As a teenager, I used to love visiting my great-aunt Aileen to listen to stories about her life’s adventures – from growing up in our small village of Nefyn to her big trip across the globe to Hong Kong in the 70s to visit her brother whilst he was working abroad.
These hours spent drinking orange squash and munching on KitKats led to us working together to build our family tree. The process of noting important information from Aileen’s stories to researching in the library and then reporting back my findings to her was a very rewarding, exciting and enjoyable experience. It created a space for us to share our common interest in family history and it sparked my interest in local history as well.
Since the days of sitting in Aileen’s front roo
m, I have volunteered at the Llŷn Maritime Museum, been a research assistant for a biographical project on Edwardian inscriptions in books at Cardiff University, a census proofreader for FreeGEN, and subsequently a volunteer with JHASW!
I have been working on the Cardiff Historical Trails (virtually) alongside Mike and Krista for the past month or so, using Slack to communicate and update each other on our progress. My main tasks have been centered around translating and proofreading for the Welsh version of the trail and ensuring that the information corresponds with the English version; as well as adding the Welsh content to the relevant sections along the trail.
With a keen interest in translation, this has been a great opportunity for me to develop my translation skills whilst learning about Jewish history in Cardiff too. The three trails which we have been adding to the w
ebsite will be great for all users to discover hidden history throughout Cardiff – even in places that you might walk, cycle, run or drive past every day! When I walk around Cardiff now – on my post-work outing past the Tidemark Seatwall in the Bay or wandering past Chapter whilst heading for a socially distanced coffee with a friend – I have a much greater appreciation for the history that surrounds me in my capital city.
I really enjoy working as part of a team at JHASW and any question – big or small – is always answered quickly and in full. The time you dedicate to the project can also be built around your working week and it’s possible to arrange discussions with other members of the team outside of the 9 –5.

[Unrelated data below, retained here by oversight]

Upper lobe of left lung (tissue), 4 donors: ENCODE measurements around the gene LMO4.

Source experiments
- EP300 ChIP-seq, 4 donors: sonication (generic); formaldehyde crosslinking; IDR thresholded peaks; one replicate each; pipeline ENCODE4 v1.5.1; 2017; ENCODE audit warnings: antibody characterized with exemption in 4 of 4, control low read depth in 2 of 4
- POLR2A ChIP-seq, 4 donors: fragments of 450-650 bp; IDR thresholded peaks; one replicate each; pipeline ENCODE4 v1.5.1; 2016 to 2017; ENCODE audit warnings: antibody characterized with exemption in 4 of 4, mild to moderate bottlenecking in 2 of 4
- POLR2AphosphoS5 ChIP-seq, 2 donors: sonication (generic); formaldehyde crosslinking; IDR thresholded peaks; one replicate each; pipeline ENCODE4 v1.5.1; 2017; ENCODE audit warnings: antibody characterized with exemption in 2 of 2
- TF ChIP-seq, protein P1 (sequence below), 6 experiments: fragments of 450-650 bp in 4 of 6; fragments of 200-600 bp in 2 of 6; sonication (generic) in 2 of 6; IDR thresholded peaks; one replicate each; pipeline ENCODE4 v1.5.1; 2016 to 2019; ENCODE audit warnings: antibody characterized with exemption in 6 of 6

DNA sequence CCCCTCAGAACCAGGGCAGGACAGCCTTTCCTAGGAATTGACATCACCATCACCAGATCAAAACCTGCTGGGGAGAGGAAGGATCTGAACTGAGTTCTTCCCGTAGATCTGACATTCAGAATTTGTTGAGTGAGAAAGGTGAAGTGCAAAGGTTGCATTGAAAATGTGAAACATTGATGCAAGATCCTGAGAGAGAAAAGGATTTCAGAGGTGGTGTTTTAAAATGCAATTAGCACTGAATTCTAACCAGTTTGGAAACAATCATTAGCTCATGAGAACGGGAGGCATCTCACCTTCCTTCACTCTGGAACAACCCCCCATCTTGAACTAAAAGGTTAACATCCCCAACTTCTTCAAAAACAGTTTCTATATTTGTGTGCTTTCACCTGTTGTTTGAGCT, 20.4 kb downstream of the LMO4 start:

It’s great to feel part of a community that shares a common interest in local history as well as one that offers great support for its volunteers and such a variety of skills and opportunities through volunteering.
I would urge anyone who loves a bit of research and is looking to learn more about Cardiff and the Jewish community in south Wales to get in touch and see what projects await you!
Written by Llio Owen, JHASW Volunteer.
This seatwall is is one of the few public examples in Cardiff of written Hebrew. The seatwall stretches alongside the Cardiff Bay Trail from the World Harmony Peace Statue of Sri Chinmoy, down to the Norwegian Church.
Commissioned by the Cardiff Bay Arts Trust, it was sculpted by Meic Watts in 1992. Fossil-like marks, in sandstone dock coping stones, reflect the passage of time. These marks are now wearing away. By the Norwegian Church there is a verse written in seventeen different languages, including Hebrew, that were spoken in the area:
"Sing with me on the quayside, sing by the light of the moon. Dance through a carpet of coal dust, torn from mother earth's womb."
Tidemark Seatwall, 2020. Image credit JHASW.
Chapter Arts Centre is at the centre of Cardiff’s creative community. Opened in 1971, Chapter was the first multipurpose arts venue of its kind in Wales. Located inside Chapter are the Seligman Theatre and the Stiwdio Seligman, named after David and Phillipa Seligman, local Jewish philanthropists, who made significant financial contributions to Chapter and other arts venues in the city.
Chapter, 2020. Image credit JHASW.